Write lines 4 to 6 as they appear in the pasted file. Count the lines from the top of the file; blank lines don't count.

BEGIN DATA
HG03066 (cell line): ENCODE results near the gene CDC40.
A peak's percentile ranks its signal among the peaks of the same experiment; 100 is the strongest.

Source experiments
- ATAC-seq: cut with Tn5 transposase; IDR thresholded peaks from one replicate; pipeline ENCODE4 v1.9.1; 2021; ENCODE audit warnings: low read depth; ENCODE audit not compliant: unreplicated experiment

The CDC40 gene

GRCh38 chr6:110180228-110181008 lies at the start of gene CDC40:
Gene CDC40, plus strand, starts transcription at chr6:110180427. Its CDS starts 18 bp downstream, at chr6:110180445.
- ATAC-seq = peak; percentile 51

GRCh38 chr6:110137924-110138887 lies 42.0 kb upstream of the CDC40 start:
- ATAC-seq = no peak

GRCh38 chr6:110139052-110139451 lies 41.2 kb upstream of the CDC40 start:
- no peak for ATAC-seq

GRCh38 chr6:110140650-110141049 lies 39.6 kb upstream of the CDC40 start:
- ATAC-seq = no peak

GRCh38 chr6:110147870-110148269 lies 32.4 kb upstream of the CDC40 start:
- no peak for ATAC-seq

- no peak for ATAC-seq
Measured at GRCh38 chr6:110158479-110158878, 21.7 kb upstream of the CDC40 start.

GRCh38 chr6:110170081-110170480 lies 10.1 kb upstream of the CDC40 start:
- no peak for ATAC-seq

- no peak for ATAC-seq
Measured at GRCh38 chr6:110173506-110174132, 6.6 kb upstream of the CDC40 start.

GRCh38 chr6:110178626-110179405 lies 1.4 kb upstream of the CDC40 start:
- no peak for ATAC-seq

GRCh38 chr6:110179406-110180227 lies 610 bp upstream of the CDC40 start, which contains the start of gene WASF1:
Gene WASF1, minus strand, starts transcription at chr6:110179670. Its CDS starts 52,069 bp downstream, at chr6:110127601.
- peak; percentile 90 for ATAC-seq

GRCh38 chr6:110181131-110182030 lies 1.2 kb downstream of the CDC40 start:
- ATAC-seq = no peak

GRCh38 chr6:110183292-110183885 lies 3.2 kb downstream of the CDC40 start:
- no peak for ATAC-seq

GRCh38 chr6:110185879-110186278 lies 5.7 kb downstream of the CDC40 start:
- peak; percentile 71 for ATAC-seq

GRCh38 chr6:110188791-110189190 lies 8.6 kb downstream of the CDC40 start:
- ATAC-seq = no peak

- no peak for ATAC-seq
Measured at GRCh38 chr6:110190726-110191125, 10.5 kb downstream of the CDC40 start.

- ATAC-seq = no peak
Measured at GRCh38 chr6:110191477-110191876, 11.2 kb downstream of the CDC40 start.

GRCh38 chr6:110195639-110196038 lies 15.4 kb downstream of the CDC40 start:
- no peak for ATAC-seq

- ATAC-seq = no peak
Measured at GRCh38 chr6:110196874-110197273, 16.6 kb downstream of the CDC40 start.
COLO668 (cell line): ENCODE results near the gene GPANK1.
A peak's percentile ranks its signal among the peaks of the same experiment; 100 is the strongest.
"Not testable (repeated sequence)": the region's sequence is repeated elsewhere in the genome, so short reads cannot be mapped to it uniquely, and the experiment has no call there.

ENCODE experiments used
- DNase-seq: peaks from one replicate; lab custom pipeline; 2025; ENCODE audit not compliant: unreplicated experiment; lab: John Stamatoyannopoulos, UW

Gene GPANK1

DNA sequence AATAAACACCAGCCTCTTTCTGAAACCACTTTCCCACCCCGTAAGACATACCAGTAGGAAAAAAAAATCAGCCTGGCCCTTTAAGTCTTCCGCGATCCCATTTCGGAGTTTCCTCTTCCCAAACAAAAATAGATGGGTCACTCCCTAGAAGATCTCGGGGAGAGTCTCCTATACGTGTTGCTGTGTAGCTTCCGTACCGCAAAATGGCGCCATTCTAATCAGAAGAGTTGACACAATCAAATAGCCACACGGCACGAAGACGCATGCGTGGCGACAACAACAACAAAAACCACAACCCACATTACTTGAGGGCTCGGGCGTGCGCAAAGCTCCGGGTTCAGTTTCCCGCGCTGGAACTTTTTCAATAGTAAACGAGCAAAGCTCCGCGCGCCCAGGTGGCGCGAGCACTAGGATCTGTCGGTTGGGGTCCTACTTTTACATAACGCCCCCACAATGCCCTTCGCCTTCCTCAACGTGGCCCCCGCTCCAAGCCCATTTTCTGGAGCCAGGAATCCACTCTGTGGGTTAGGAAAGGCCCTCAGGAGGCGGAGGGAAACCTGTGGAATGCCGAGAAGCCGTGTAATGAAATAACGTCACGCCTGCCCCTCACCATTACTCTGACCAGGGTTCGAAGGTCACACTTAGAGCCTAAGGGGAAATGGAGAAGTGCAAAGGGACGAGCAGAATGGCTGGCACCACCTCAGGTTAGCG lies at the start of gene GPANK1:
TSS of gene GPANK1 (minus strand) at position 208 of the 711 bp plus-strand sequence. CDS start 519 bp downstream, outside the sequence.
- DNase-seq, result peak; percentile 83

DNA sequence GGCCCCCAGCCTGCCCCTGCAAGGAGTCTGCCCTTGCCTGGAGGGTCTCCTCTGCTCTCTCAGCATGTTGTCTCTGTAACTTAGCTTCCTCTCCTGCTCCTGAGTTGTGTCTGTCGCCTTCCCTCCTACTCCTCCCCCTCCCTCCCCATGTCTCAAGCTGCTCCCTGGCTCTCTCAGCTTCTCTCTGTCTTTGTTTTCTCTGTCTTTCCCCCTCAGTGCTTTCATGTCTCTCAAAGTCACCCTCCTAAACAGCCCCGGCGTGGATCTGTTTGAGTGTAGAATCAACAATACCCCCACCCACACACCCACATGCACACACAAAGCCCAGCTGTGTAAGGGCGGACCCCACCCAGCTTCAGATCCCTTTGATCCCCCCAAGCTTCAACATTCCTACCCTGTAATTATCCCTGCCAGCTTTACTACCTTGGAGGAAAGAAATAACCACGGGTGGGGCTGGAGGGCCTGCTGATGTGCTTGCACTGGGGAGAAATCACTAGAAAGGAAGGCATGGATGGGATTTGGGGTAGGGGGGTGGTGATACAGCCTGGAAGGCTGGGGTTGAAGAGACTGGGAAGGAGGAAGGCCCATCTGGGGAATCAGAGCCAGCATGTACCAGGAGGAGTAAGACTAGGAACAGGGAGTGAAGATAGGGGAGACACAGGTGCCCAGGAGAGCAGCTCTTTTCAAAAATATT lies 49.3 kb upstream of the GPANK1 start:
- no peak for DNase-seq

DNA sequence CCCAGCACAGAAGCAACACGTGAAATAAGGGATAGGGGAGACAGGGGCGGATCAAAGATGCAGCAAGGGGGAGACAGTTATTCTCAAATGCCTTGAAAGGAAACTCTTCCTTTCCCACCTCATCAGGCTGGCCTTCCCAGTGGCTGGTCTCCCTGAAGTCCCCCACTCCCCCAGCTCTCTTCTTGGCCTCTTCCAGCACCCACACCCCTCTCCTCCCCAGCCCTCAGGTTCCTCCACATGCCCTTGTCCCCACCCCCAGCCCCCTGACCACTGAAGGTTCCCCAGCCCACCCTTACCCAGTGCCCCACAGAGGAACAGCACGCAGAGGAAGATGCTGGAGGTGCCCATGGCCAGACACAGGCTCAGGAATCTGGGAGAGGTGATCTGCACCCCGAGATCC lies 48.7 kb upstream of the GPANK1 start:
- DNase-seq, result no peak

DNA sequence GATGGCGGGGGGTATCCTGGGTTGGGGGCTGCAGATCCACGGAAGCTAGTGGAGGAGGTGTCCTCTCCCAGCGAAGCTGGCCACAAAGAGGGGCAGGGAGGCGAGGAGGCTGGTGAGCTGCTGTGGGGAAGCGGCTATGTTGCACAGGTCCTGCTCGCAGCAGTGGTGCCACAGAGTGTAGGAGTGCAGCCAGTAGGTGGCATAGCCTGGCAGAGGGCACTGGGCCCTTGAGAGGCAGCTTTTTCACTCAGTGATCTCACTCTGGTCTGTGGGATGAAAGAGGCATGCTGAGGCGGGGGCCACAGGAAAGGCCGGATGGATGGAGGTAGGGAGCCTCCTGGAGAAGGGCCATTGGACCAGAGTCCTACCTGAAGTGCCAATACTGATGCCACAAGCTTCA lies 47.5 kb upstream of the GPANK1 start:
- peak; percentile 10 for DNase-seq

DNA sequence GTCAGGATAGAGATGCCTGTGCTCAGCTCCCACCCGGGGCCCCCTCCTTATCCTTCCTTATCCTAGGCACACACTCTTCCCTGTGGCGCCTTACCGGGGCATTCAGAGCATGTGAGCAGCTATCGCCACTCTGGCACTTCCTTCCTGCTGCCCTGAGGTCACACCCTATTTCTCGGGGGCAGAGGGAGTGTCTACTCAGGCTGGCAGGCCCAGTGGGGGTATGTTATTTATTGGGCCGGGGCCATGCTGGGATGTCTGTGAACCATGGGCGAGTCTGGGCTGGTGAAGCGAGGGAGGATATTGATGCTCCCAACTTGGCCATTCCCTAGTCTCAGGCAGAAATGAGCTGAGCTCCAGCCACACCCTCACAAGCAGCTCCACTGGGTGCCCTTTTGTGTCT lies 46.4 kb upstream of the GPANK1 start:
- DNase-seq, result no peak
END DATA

- ATAC-seq: cut with Tn5 transposase; IDR thresholded peaks from one replicate; pipeline ENCODE4 v1.9.1; 2021; ENCODE audit warnings: low read depth; ENCODE audit not compliant: unreplicated experiment

The CDC40 gene

GRCh38 chr6:110180228-110181008 lies at the start of gene CDC40: